Duncan's shaggy voice, medium build and thick, silvery coiffure conjures an approachable Waylon Jennings.
"It's disgusting, really. They'll go in and beat the urinal off the wall and smash it to pieces. And smash the toilet. They destroy the hand dryers. They steal the men's room signs off the door."
A broken hand dryer sends a $450 bill to the taxpayer. A urinal soaks up less, around $350.
"One time, my wife went in to clean the women's bathroom and she said, 'Honey, you are gonna have to come in here and clean this up. I can't clean this up, I'll throw up.'"
Before the nation's interstates, these denizens of Sunset Point might have crossed paths on a train. Dining- and lounge-car conversations would have sparked friendships and lifelong relationships. Now, in cars, introductions aren't made; words are seldom exchanged; people avoid each other.
At Sunset Point, strangers exist as brief, silent glimpses, before they ease their self-contained lives into a stream of traffic, bound north and south.
Others' personal shortcomings are manifest in odd, irrational ways.
"I mean, they come and drill holes in the men's room partitions with cordless drills so they can peek from one stall to the next," Duncan says. "We just spent $900 replacing all the partitions in the men's room 'cause we had holes that were probably three inches around. They'll drill the holes and they'll bring tools in and work at a hole and keep making it bigger and bigger. They drill the holes so they can sit on one toilet and peek at the other guy on the other toilet. Or whatever else."
During his three-and-one-half-year stint as Sunset Point caretaker Duncan has regrettably dealt with fires born of careless cigarette tosses, a suicide, a suicide attempt, and, of course, a murder victim.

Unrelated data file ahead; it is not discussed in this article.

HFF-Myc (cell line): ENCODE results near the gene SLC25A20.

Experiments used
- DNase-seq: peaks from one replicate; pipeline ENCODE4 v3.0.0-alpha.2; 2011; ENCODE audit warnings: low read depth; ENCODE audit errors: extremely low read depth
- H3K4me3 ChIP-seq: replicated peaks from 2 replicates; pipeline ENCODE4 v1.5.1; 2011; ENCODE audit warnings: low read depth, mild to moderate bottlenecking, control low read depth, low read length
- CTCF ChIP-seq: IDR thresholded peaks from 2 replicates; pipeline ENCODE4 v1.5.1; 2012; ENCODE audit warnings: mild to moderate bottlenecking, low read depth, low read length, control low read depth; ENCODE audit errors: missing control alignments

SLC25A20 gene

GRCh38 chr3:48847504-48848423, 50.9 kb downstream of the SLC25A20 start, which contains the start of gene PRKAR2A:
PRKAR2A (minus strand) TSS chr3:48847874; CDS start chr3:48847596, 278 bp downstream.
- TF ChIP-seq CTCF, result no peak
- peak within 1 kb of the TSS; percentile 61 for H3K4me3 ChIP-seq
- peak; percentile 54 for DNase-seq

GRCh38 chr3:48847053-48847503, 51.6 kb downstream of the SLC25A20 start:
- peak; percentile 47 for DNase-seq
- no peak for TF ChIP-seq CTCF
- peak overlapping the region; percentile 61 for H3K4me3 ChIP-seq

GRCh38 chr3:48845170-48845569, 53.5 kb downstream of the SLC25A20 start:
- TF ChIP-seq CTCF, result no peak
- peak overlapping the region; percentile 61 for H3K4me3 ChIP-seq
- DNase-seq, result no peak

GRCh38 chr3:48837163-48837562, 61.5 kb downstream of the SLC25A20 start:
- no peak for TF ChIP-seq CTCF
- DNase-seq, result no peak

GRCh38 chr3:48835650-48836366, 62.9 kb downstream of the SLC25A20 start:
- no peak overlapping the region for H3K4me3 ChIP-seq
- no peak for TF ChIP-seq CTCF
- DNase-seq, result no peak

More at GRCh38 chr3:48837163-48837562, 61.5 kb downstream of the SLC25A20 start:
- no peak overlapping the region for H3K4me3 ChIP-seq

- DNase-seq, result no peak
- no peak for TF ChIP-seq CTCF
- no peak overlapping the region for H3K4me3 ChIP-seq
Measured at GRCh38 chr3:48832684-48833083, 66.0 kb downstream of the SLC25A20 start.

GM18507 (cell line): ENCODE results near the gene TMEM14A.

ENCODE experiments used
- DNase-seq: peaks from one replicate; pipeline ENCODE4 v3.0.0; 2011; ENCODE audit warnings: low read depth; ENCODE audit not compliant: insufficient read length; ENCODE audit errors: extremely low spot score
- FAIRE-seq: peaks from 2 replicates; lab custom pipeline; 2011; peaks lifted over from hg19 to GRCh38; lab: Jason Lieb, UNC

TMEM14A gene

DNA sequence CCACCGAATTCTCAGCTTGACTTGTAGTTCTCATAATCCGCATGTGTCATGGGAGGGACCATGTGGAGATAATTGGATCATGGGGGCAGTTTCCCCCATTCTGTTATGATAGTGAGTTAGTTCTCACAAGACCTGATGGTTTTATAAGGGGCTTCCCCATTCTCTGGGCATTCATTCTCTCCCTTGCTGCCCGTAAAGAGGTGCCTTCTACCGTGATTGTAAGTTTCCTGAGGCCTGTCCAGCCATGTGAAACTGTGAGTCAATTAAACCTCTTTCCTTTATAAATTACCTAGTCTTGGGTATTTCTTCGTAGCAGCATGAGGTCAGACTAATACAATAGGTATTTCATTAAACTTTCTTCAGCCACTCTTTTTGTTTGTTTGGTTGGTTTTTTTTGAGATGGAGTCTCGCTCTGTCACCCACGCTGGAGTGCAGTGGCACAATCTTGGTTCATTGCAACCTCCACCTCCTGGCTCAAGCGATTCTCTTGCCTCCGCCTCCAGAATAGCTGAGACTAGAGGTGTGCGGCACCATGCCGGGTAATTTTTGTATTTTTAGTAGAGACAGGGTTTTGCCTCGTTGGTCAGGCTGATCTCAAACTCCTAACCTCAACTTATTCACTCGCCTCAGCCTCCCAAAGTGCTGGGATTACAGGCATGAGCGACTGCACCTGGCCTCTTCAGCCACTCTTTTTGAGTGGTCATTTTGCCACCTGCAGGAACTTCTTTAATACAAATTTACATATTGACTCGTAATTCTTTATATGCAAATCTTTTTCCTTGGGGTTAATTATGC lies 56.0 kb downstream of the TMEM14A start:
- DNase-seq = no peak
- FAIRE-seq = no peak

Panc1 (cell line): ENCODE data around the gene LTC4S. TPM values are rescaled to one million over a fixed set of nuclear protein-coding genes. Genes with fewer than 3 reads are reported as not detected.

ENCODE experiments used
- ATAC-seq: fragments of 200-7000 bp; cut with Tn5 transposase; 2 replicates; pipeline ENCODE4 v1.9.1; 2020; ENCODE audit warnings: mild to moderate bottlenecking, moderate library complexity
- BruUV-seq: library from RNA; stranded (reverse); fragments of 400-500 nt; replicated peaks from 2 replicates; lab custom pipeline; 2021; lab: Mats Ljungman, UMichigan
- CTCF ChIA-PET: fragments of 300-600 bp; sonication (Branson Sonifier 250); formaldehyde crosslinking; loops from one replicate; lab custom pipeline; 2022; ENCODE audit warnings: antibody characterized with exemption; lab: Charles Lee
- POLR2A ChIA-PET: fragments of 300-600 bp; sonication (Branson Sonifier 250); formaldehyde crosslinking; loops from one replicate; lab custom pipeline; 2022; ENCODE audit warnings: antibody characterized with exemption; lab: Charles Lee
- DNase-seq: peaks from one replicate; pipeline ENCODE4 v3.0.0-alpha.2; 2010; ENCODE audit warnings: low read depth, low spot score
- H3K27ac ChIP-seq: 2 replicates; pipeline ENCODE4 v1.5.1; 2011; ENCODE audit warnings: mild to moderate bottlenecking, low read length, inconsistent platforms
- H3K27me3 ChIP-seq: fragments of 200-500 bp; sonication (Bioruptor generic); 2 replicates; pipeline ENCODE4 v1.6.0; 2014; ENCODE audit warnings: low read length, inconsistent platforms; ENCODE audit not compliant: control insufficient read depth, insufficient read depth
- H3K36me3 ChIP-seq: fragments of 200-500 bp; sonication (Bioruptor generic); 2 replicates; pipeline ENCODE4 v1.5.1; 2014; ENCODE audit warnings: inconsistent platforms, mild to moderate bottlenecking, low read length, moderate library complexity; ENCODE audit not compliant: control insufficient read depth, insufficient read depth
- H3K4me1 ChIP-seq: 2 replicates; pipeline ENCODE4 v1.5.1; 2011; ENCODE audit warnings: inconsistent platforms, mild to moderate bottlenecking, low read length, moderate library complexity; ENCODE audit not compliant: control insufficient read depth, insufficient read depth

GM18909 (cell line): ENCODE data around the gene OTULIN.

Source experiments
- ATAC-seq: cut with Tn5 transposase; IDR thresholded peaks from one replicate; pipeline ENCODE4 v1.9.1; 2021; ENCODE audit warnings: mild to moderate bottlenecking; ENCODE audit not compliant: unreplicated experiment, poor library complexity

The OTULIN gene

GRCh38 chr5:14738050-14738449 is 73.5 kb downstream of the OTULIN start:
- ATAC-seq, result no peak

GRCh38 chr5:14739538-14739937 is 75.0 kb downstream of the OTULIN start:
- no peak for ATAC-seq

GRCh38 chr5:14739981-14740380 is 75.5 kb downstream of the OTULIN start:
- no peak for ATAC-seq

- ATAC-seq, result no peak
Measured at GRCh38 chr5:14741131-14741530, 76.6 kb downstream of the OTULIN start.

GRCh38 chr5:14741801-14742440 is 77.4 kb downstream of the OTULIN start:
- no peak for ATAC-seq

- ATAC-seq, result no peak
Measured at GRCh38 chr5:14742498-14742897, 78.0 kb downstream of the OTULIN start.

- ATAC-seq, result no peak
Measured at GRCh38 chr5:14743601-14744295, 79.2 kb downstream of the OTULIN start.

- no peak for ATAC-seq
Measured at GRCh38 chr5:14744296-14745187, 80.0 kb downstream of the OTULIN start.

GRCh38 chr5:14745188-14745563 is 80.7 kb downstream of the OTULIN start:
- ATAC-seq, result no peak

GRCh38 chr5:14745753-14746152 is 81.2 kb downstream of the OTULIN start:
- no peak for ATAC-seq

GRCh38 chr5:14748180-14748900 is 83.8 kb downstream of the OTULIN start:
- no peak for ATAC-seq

"We are in the middle of nowhere, and you never know what is going to happen. The winter before last we found a woman's body buried under some rocks. Nowadays people are getting wackier and wackier. And a rest area gets every walk of life.
"One truck driver, a big guy, maybe six-five, six-six, just a monster, smashed in a vending machine for 80 cents worth of candy. He tore up a $3,000 machine for a little candy. He told me, 'F you,' and he gets in his 18-wheeler and drives off. So I let him go; he was big dude, nothin' I could do. I wrote down the company name from his truck and its license number and called the sheriff. They arrested him in Camp Verde. They impounded his truck and threw him in jail for an 80-cent candy bar! So I doubt very much the man had a job anymore.
"One guy was drunk and drove off the cliff here, not too far away from where the house is here. We had DPS, we had a medi-vac helicopter here, the sheriff's department, fire department. It was too dangerous to climb down the cliff to where he was. The guy was highly intoxicated and he survived. It must have been at least a few hundred feet drop."